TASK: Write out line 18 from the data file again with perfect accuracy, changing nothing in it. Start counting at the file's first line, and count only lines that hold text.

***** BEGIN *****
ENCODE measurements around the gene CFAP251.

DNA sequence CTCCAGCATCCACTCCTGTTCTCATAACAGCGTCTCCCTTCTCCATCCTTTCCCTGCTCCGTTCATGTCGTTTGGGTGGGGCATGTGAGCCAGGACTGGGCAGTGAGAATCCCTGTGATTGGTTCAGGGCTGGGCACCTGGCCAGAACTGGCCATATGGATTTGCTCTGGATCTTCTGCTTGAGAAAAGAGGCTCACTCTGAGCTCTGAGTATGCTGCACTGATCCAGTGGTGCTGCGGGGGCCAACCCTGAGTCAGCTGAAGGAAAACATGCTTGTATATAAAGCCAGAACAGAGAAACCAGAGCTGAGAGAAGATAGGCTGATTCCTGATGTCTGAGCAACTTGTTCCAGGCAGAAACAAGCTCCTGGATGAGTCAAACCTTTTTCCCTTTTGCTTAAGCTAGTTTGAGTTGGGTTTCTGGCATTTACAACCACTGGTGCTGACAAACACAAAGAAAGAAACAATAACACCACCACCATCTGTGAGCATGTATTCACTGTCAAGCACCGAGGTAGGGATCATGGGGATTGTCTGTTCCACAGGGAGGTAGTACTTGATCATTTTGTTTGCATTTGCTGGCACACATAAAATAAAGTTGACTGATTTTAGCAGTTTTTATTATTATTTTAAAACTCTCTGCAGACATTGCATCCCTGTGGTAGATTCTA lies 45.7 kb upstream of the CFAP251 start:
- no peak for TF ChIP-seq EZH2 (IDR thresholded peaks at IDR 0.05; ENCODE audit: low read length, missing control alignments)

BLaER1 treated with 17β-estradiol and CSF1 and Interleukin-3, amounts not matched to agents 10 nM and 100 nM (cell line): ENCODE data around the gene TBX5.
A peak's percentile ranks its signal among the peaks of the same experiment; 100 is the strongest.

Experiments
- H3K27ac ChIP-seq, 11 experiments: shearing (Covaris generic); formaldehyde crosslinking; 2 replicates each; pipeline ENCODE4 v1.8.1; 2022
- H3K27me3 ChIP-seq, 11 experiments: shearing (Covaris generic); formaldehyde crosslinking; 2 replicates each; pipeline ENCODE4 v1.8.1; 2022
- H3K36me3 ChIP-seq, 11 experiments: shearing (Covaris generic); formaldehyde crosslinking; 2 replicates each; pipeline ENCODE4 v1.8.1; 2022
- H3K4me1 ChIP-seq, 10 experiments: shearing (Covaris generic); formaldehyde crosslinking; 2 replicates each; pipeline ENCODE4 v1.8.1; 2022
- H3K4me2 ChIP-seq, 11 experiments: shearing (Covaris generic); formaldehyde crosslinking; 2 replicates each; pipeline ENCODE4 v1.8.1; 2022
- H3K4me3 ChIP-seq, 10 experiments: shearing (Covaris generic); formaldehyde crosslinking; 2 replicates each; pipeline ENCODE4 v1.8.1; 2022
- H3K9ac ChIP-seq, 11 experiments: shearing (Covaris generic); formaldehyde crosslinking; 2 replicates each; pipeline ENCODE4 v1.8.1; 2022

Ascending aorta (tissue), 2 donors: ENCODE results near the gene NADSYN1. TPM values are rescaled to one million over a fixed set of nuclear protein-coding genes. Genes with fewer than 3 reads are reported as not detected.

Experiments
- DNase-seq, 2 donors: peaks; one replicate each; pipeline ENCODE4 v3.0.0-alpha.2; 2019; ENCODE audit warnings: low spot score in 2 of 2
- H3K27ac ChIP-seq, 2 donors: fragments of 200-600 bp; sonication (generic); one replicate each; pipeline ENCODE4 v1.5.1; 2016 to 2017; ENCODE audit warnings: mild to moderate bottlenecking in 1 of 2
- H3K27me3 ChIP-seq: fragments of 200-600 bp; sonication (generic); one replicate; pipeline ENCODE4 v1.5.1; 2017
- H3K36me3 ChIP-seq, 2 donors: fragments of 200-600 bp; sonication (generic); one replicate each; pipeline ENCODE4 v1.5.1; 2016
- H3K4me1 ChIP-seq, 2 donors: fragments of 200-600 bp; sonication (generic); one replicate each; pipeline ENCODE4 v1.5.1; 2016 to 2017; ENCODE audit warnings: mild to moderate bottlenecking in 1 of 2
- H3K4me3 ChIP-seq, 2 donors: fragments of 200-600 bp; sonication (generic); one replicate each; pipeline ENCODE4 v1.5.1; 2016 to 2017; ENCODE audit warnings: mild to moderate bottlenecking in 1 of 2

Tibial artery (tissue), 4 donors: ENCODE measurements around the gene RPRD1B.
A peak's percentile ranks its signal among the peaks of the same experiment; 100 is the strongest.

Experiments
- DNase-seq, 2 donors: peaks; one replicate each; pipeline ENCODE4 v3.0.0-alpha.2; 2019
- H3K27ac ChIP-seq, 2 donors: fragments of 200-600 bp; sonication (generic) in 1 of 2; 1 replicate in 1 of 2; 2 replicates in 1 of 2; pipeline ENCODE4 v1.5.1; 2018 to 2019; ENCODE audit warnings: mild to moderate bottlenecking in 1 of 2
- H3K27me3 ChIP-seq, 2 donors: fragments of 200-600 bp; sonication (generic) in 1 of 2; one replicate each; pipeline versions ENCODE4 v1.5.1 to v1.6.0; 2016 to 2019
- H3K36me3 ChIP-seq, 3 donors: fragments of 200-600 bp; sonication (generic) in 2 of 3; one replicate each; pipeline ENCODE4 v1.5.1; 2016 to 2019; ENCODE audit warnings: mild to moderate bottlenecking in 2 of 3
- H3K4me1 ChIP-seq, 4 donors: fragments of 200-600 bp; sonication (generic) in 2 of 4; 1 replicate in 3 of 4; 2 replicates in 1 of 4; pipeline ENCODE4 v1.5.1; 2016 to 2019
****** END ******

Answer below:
- H3K27me3 ChIP-seq: fragments of 200-600 bp; sonication (generic); one replicate; pipeline ENCODE4 v1.5.1; 2017